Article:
Since the database included users’ age, and Whisper was a hit among teens, it would’ve been easy for bad actors to find underage users – especially since the records also contained the location coordinates of their last posts, which pointed to specific schools, neighborhoods and workplaces. WP says it found 1.3 million results when it searched for aged users 15.
In addition, the database did not include details on newer users. Matthew Porter and Dan Ehrlich, cybersecurity consultants from Twelve Security, told the publication that they were able to access almost 900 million user records dating from the time the app was released in .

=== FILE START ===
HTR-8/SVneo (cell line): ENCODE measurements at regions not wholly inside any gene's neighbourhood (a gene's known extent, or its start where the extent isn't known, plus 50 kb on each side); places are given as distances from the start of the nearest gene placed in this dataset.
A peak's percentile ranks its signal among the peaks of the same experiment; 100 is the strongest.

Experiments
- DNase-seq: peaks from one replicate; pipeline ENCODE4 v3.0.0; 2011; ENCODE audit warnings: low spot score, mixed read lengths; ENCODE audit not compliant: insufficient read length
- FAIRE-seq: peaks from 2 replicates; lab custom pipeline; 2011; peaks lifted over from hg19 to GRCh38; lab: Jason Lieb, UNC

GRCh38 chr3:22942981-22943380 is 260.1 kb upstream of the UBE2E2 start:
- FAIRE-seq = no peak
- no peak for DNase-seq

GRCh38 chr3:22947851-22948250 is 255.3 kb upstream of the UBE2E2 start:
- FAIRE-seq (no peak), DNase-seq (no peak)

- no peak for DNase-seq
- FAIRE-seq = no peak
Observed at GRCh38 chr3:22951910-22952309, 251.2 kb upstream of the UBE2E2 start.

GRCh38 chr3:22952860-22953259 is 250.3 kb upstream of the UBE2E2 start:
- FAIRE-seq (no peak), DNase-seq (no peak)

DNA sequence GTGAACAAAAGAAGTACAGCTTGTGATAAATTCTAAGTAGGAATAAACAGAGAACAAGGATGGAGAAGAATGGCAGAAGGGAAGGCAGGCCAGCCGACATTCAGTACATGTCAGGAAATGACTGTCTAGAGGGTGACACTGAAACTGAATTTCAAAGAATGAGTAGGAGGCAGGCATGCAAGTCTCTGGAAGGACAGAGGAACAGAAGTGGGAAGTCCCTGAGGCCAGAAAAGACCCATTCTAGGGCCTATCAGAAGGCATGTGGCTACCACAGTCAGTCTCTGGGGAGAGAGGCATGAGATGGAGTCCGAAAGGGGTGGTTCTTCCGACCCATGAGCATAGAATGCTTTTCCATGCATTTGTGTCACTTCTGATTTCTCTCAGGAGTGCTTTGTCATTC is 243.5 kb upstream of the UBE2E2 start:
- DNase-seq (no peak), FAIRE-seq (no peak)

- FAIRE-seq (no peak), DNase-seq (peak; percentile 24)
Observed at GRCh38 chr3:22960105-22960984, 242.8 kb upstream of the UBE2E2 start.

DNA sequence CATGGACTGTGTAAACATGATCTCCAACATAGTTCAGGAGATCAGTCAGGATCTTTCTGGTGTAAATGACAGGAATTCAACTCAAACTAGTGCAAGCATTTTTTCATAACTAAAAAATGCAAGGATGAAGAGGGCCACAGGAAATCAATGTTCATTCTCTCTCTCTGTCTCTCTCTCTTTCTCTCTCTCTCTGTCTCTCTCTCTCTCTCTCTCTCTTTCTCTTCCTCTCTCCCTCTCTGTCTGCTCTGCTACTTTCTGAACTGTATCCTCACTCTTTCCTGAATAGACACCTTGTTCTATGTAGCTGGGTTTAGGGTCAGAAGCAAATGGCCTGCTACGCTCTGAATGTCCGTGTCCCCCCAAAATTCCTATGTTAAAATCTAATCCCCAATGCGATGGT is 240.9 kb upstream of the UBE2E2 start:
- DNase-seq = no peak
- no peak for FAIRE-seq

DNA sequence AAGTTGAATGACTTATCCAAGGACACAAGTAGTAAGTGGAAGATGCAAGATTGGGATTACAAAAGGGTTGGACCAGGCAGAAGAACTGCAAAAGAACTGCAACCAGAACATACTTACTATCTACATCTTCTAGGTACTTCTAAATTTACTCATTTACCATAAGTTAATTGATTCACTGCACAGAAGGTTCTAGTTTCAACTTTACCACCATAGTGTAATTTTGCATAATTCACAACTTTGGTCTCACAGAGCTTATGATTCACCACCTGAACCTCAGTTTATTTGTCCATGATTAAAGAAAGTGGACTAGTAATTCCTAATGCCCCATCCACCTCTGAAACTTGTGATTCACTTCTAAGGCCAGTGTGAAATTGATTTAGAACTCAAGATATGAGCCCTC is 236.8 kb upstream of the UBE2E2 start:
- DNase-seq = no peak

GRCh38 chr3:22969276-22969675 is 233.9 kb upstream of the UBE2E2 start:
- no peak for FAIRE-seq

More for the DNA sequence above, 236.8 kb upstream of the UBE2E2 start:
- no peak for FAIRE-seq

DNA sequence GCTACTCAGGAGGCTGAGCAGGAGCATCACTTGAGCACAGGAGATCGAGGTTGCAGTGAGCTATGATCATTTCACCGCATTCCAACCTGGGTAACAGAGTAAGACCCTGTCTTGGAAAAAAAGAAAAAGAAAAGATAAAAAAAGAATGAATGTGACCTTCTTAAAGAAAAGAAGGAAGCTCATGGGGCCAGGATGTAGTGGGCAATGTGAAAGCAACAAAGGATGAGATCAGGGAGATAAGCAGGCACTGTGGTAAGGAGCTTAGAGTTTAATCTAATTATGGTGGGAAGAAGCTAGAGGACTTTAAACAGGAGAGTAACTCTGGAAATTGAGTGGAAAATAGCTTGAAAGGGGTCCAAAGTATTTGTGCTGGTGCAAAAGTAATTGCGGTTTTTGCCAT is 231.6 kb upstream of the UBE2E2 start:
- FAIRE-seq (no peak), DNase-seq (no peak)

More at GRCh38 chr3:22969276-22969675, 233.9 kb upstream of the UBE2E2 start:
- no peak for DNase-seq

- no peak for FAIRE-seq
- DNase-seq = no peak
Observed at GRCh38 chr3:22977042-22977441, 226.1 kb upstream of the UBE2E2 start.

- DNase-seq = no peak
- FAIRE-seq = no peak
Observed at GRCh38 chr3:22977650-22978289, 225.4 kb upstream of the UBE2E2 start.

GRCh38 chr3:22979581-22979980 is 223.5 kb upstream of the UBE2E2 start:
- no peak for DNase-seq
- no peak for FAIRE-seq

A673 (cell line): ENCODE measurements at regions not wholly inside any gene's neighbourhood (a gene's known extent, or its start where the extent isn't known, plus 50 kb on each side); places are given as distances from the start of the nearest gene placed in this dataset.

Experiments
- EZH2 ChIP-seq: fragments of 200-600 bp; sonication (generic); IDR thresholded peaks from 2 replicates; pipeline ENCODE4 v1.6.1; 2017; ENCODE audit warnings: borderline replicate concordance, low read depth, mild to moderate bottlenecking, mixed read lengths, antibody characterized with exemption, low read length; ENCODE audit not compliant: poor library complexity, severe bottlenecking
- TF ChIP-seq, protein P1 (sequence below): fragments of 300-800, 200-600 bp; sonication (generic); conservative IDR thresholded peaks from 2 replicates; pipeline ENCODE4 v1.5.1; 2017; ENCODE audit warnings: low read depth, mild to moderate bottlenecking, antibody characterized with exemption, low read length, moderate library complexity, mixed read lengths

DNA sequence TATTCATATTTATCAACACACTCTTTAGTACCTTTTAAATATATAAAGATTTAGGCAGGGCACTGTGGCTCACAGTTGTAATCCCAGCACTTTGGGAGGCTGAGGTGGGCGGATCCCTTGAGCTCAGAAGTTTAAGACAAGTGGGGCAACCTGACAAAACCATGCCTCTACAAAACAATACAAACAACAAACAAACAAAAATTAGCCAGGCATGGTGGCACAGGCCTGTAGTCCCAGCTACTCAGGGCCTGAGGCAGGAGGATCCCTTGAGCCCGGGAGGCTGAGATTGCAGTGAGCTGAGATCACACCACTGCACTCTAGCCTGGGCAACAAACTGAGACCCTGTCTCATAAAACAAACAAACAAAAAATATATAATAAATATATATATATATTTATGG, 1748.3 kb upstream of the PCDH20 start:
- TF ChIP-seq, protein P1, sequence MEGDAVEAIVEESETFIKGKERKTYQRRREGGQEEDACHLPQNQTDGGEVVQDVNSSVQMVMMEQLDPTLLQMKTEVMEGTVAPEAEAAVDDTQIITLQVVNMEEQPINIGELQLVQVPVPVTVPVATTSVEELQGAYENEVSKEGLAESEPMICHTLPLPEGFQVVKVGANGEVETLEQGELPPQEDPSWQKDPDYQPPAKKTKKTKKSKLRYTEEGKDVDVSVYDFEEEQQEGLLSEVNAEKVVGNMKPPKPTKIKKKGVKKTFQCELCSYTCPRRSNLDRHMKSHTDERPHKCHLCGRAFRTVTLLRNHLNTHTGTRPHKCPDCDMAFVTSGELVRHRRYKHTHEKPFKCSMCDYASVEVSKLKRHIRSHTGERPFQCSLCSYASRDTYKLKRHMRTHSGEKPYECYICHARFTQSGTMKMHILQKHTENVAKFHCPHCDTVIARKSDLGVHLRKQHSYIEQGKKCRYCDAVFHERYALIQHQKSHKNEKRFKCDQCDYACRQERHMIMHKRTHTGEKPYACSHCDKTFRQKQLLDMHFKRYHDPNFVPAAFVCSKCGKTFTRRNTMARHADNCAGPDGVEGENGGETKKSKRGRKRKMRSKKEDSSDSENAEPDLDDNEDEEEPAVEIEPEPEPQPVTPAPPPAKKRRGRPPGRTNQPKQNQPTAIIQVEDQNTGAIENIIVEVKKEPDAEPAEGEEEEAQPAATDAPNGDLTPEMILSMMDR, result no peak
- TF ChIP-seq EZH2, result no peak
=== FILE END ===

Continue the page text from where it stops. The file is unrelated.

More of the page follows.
Lauren Jamar, the VP of content and safety at Whisper’s parent company MediaLab, said the sensitive details in the database represented “a consumer facing feature of the application which users can choose to share or not share. ” But the researchers explained that the real problem is that Whisper exposed its users’ data en masse, allowing randos to download it all.
The good news is that the researchers alerted law enforcement officials about the data exposure. Further, Whisper removed access to the data shortly after being notified by the researchers and The Post . This isn’t the first time the service was caught in a security-related controversy, though. Back in 2020, The Guardian reported that it tracked users’ location information even if they opted out and also shared information with the US Department of Defense.
All products recommended by Engadget are selected by our editorial team, independent of our parent company. Some of our stories include affiliate links. If you buy something through one of these links, we may earn an affiliate commission.